8 March 2023
Dr Nathaniel Dasyam is a postdoctoral researcher who has been working in the Malaghan Institute’s CAR T-cell therapy programme since 2019. Nathaniel is a self-described ‘Jack of all trades’ when it comes to his role within the programme.
Nathaniel works in the research team, where the CAR T-cells are designed, and supports both the GMP team, where the CAR T-cells are manufactured, and the clinical team, who administer the CAR T-cells to participants in the trial.
“It just so happened that the project I was working on previously at the Malaghan Institute, to test a therapeutic vaccine for melanoma, laid the groundwork for many of the processes that needed to be in place to manufacture CAR T-cells.”
This placed Nathaniel in an ideal position to help the CAR T-cell team develop methods needed to test CAR T-cells for the ENABLE clinical trial – a first of this kind for New Zealand. This was no mean feat given it involves developing a gene therapy in a highly regulated environment.
CAR T-cell therapy works by extracting a patient’s own immune cells and modifying them in the lab to identify and attack cancer cells once they have been returned to the patient. The ENABLE trial uses CAR T-cells to treat patients with certain types of relapsed and refractory B-cell non-Hodgkin lymphoma, who have exhausted other treatment options.
“Seeing evidence that the treatment can be effective made it all worth it.”
Nathaniel’s research includes understanding the genetic modification process involved in transforming a patient’s T-cells into cancer-fighting CAR T-cells.
“We want to understand exactly where the CAR gene is being inserted in the DNA of CAR T-cells, so I designed experiments to test this. This can help us characterise the safety profile of the CAR T-cells we have developed,” says Nathaniel.
He was also involved in developing tests to monitor patient samples from the clinical trial at different time points after CAR T-cell treatment.
“I set up methods to monitor CAR T-cells proliferating in patients, as well as ways to see what proteins the CAR T-cells are producing. This is important information for the clinicians to understand if the CAR T-cell treatment is taking effect.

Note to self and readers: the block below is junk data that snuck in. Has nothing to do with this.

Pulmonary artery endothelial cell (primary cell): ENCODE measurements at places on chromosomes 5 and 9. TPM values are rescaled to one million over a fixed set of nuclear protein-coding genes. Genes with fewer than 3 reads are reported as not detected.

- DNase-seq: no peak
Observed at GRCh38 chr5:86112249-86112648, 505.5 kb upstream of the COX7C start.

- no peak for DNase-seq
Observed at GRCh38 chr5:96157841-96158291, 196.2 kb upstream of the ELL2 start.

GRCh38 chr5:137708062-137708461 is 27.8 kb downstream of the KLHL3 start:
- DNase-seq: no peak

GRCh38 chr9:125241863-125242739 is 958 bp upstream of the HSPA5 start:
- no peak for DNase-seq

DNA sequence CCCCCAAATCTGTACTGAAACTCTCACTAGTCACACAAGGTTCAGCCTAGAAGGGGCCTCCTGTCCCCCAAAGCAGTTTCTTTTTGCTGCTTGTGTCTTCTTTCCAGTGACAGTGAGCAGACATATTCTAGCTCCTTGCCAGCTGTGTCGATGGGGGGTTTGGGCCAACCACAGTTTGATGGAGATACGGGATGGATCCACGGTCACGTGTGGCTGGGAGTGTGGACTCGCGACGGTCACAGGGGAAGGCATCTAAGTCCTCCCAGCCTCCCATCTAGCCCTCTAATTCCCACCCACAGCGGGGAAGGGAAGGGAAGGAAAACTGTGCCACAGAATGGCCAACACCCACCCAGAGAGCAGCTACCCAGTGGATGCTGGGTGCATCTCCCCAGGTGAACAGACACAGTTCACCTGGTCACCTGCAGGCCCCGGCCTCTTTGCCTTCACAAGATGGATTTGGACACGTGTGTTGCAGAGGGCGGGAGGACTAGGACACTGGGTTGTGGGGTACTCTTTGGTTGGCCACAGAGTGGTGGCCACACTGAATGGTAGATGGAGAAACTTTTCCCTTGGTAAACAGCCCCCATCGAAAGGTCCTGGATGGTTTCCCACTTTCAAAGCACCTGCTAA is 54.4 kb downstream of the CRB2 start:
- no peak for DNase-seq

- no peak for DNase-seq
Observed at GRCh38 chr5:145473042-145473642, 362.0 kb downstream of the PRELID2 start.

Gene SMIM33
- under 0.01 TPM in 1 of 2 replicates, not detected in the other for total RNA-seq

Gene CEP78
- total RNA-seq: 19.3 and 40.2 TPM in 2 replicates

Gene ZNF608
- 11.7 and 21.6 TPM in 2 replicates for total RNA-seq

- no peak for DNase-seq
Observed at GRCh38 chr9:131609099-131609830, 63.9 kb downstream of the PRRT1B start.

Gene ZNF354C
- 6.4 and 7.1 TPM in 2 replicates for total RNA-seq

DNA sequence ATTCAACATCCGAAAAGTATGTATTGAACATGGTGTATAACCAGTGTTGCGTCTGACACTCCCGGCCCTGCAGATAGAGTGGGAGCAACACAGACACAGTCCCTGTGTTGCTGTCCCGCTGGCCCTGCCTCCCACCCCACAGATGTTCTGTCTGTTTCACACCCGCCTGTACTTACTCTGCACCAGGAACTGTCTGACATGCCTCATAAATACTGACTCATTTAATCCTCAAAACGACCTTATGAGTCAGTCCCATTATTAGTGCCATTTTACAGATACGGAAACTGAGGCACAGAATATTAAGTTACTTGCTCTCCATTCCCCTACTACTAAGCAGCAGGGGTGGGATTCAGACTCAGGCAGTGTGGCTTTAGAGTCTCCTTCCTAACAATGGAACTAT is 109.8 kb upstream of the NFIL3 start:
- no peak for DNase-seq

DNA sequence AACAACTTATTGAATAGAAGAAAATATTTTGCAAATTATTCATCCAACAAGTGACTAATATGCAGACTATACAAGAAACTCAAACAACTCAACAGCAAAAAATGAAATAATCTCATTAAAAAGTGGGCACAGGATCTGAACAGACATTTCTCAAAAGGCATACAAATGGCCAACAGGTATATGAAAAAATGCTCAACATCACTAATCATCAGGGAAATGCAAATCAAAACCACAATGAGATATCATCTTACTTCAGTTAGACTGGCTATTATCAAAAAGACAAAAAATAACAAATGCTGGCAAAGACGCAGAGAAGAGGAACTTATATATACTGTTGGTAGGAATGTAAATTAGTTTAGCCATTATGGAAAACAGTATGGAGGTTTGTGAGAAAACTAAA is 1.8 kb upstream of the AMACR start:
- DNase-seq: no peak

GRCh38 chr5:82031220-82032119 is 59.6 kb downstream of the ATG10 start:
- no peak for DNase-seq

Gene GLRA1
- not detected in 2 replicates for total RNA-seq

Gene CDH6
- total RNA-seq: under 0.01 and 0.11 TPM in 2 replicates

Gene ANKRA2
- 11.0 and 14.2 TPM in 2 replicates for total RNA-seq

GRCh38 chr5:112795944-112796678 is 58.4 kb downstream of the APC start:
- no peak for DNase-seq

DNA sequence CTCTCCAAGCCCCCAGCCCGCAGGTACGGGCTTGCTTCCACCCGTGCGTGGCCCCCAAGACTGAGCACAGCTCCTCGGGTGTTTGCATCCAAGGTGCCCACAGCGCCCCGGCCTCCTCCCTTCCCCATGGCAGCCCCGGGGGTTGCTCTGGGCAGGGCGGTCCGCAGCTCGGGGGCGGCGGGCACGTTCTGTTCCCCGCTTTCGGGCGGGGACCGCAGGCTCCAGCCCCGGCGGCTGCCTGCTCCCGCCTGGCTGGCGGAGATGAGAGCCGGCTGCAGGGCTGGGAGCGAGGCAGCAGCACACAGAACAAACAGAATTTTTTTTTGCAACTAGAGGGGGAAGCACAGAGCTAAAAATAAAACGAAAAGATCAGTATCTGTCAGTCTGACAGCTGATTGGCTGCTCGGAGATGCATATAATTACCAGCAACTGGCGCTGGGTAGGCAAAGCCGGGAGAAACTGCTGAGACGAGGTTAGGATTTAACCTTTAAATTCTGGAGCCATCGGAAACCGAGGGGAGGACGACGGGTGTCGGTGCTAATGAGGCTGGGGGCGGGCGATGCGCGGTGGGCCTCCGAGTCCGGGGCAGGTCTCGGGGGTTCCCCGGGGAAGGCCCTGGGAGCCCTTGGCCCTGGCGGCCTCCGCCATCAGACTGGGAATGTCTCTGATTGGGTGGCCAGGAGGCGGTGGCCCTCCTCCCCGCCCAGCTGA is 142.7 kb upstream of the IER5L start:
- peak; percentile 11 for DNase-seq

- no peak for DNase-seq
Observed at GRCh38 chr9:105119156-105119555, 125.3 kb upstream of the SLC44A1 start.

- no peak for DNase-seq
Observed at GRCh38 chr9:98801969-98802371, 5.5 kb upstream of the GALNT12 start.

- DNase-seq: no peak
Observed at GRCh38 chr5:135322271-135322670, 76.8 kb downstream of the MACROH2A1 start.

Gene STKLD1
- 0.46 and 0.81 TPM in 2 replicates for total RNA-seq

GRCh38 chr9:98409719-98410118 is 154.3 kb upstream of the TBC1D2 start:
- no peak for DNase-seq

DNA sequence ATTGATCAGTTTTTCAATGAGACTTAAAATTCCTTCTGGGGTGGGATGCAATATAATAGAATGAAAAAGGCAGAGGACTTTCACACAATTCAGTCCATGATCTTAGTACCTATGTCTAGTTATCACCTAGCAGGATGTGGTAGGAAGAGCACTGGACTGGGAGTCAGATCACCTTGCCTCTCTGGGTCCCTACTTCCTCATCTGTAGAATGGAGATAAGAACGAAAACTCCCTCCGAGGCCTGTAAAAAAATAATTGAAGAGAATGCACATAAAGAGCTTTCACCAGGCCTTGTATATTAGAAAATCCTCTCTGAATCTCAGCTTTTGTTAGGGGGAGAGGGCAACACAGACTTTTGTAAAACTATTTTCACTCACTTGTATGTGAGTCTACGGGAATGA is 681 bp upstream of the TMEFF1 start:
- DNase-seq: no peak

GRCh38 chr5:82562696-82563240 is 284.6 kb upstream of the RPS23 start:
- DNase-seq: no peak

“My work stops shy of actual patient contact. I leave that to our clinicians, and they often relay news from different trial participants. They once told us how one participant said they were so glad they got to spend an extra Christmas with their family after taking part in the trial.”
Nathaniel says that one of the most memorable and rewarding moments of his career so far was seeing the PET scans of a patient who underwent CAR T-cell therapy within the Malaghan Institute’s trial.
“Seeing evidence that the treatment can be effective made it all worth it,” says Nathaniel.
“My main motivator through all the hard work is being able to do something that makes a difference and has a real human impact. For me that moment emphasised that this is exactly what we’re doing at the Malaghan.”
“We’re getting closer to making this type of treatment available to all New Zealanders who might need it.”
Along with others working at the Malaghan Institute to bring CAR T-cell therapy to New Zealand, Nathaniel is highly driven and motivated. However, he says that this wasn’t always the case. Nathaniel moved to Wellington from Secunderabad, India when he was 12.
“It was a bit of culture shock for me. School wasn’t as intense, so I took it as a chance to chill out. I was a pretty lazy kid for most of my teenage years. This meant I didn’t see myself as particularly bright,” says Nathaniel.
Nathaniel then went on to study Biomedical Science at Victoria University of Wellington.
“When I came to university, I started doing karate, which got me into the mindset of continually trying. Of telling myself even if you fail, you pick yourself up and dust yourself off,” says Nathaniel.
“I found my drive and a genuine interest in science. I had to work really hard to get where I am today, but that process has been incredibly rewarding.”
Nathaniel went on to do his PhD in Molecular Microbiology at Victoria University. After a brief stint working in Auckland for a medical devices company, he was offered a postdoctorate role at the Malaghan Institute.
Results of the Malaghan Institute’s Phase 1 clinical trials are due to be published later this year.
“We are planning a Phase 2 clinical trial, to enable us to treat more patients. For our team, this will mean streamlining and automating our manufacturing process. We’re getting closer to making this type of treatment available to all New Zealanders who might need it.”
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